Britain's pensioners told the Con-Dem coalition today to back off over its raft of attacks on the elderly.
Cuts to pensions, the NHS and care services could lead to a dramatic drop in the quality - and even length - of life for old people, the annual "pensioners' parliament" in Blackpool warned.
But delegates at the National Pensioners' Convention said they were not fighting for themselves, but for all of us.
Walsall delegate Teresa Cullen told the Morning Star it was a case of "us today, you tomorrow - we're fighting for your pensions as much as our own."
Ms Cullen, 70, said shrinking payouts and rising inflation had forced many people to keep working well past retirement age - increasing the likelihood of work-related injuries or illness due to stress.
And NHS cuts to community programmes meant many working elderly did not get treatment until they landed in hospital - in many cases never to recover.
But the Tory attitude was "so then you pop your clogs and that's one less for pensions," she said.
Ms Cullen - who still works as a first-aid assessor - said she feared what the health service was becoming.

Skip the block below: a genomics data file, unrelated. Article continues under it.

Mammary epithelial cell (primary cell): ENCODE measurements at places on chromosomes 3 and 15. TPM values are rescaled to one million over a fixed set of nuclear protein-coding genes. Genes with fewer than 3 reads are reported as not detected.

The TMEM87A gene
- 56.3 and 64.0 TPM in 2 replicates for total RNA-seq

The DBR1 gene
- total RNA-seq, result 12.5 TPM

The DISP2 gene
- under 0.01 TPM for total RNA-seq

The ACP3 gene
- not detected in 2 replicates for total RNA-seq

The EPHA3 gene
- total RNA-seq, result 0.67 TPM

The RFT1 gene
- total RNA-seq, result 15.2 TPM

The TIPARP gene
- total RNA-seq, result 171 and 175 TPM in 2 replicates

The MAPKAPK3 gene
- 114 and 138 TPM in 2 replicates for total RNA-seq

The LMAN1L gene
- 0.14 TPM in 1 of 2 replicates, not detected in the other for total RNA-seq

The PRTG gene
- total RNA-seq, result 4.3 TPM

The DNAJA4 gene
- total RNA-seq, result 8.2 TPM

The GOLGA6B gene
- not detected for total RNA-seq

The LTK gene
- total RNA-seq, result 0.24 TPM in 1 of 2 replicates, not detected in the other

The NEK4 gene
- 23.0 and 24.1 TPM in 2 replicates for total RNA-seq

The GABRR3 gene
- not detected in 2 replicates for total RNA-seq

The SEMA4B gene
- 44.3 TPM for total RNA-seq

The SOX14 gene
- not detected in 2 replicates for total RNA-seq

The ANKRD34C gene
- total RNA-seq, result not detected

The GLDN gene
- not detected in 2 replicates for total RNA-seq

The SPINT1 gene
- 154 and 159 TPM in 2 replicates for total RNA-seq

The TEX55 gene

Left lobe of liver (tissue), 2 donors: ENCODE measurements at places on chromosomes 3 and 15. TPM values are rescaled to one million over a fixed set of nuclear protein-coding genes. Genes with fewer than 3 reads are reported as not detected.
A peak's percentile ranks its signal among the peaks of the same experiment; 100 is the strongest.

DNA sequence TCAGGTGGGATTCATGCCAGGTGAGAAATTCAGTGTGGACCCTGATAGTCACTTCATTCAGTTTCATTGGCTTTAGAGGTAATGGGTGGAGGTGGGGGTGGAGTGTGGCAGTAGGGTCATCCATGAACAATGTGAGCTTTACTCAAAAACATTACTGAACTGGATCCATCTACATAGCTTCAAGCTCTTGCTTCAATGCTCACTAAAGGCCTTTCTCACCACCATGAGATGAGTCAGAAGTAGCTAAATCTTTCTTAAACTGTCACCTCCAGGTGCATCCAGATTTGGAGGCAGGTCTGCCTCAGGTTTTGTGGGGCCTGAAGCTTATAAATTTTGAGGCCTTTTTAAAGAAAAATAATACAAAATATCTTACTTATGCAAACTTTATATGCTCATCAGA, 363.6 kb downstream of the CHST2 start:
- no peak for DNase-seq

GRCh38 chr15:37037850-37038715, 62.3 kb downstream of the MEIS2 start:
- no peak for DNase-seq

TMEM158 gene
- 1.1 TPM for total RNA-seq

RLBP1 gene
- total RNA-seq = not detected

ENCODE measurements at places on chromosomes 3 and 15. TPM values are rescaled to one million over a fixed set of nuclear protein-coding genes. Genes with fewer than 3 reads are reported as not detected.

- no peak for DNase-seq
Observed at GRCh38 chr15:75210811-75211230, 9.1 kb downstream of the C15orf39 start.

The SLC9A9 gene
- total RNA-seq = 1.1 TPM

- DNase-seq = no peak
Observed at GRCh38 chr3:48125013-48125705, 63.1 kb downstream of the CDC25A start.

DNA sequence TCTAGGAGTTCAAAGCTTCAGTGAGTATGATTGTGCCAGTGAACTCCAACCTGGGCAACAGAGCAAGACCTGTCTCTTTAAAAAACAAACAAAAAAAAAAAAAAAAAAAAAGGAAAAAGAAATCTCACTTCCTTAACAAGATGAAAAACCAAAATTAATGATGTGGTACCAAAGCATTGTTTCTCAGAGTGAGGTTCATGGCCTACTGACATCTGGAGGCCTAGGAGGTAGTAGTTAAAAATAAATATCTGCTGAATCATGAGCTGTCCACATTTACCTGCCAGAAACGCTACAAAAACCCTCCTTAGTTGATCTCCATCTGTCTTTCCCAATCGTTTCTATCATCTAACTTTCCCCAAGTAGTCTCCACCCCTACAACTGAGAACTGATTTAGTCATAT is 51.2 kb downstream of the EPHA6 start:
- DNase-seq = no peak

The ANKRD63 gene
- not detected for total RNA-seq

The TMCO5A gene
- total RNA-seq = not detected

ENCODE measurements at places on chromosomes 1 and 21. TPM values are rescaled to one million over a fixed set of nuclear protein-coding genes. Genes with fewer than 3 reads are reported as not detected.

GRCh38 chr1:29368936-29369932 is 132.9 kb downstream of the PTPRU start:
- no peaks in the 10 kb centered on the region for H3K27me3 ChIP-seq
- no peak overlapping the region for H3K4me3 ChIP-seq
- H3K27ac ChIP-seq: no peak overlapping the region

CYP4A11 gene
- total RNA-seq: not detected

"I dread having to go into hospital and having a sign by my bed saying 'nil by mouth'," she said.
The Royal College of Nursing's Janet Davies agreed that the situation was "absolutely disgraceful."
Studies had repeatedly shown an "absolute correlation" between the number of registered nurses and improved patient outcomes.
But registered nurses working with the elderly were typically understaffed, underresourced and stuck with poor working environments.
Wards for elderly patients had on average between 9.1 and 10.3 patients per registered nurse compared to just 6.7 for general wards.
A letter from Care Services Minister Paul Burstow was met with catcalls and boos as convention president Frank Cooper read it to delegates.
The minister had been expected as recently as last Friday to take questions from the floor - but Mr Cooper said the no-show would not put him off his beer.
The convention would instead post delegates' questions directly to Mr Burstow's office and demand an answer, he said.
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